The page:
While the recent high-profile problems of the western oil majors
’ adventures in Russia have occupied the attention of politicians, the giant Russian oilfield
services industry continues to work delivering the products and services that produce the oil.
Speaking at conferences in both London and St. Petersburg, executives from energy analysts Douglas-Westwood (DWL) outlined the scale of the opportunities available to investors.
John Westwood, DWL managing director speaking at the SubseaTECH 2007 Conference in St. Petersburg stressed the importance of Russia as an oil and gas producer, “Russian oil production at over 9 million barrels per day is on a par with Saudi Arabia and Russian gas used in power generation is keeping many of the lights on in Western Europe.”
Addressing members of the Energy Institute in London, DWL’s assistant director Steve Robertson stated that, “the oilfield services industry has evolved rapidly in recent years, driven by operators’ increasing use of outsourced services and a move to Western business models. However, the market remains fragmented and further consolidation is expected in the coming years, with independent indigenous companies and western providers playing an increasingly important role.”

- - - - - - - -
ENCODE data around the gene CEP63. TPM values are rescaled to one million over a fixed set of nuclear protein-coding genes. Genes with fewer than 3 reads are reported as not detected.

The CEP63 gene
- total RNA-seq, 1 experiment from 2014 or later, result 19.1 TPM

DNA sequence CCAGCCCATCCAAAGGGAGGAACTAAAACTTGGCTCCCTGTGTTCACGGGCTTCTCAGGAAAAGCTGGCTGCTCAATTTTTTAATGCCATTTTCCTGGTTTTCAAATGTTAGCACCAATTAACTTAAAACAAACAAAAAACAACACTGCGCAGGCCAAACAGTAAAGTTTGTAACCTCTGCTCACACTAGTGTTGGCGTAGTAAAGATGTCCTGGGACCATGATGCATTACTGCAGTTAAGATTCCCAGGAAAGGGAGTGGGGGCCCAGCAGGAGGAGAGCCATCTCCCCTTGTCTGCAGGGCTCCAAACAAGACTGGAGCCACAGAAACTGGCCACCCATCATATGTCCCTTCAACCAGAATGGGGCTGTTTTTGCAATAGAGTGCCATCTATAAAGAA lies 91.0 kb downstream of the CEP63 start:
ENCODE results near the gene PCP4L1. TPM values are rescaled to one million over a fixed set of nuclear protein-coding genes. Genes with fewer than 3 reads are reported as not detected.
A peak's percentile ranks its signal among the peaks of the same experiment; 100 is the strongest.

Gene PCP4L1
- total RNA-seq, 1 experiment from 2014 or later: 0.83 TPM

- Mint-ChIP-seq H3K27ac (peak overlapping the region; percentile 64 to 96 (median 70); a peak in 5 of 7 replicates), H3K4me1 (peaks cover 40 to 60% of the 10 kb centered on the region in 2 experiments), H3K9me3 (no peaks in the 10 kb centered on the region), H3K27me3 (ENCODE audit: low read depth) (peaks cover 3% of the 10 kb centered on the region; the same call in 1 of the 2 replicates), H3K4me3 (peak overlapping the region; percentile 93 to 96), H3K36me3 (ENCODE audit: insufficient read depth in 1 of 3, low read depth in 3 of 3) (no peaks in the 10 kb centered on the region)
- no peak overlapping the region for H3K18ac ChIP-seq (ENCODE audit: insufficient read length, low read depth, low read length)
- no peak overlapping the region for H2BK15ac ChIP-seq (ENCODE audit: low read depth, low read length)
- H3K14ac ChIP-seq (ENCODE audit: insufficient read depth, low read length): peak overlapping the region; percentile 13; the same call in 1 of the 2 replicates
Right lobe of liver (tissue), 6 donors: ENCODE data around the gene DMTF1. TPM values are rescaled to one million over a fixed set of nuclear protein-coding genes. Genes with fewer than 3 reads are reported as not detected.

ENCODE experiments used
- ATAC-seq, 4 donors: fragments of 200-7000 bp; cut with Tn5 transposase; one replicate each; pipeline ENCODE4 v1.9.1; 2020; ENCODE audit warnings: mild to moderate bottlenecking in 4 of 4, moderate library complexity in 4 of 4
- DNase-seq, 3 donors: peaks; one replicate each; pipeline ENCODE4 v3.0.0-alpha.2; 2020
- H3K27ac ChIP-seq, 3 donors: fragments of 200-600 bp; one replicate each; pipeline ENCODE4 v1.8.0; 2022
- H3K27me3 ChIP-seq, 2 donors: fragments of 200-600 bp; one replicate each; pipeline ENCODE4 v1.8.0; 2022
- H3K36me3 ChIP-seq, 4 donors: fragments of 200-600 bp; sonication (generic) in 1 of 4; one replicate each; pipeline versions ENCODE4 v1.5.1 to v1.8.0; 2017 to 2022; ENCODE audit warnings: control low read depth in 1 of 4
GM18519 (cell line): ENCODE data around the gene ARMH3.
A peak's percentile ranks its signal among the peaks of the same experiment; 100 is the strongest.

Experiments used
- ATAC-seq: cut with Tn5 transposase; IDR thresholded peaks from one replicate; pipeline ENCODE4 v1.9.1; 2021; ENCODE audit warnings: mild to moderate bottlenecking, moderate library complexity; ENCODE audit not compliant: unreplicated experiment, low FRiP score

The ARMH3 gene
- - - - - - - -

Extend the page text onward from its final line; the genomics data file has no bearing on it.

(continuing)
Analyst Rod Westwood explained that major changes were underway as some of the existing producing regions decline, whilst growth in Eastern Siberia will soar 43% in the next five years.
“Opportunities abound as aging infrastructure such as drilling rigs are overdue for replacement, whilst on the demand-side activity is expected to grow as the new regions prove a far tougher challenge than the ‘easy oil’ previously developed in Western Siberia.
“Onshore oilfield services of seismic, well drilling and workover sectors were a market valued at $11.4 billion in 2006 and we forecast this will reach $22.5 billion by 2011.”
Back in St Petersburg, John Westwood told
delegates that the new offshore developments in Russia’s arctic waters will stretch the limits of available know-how and will probably need to make use of Norwegian experience of such conditions.
“However,” he said, “this is not all a one-way street and Russia has a considerable track record of leading technological developments for military applications that could well be applied in offshore oil & gas applications.”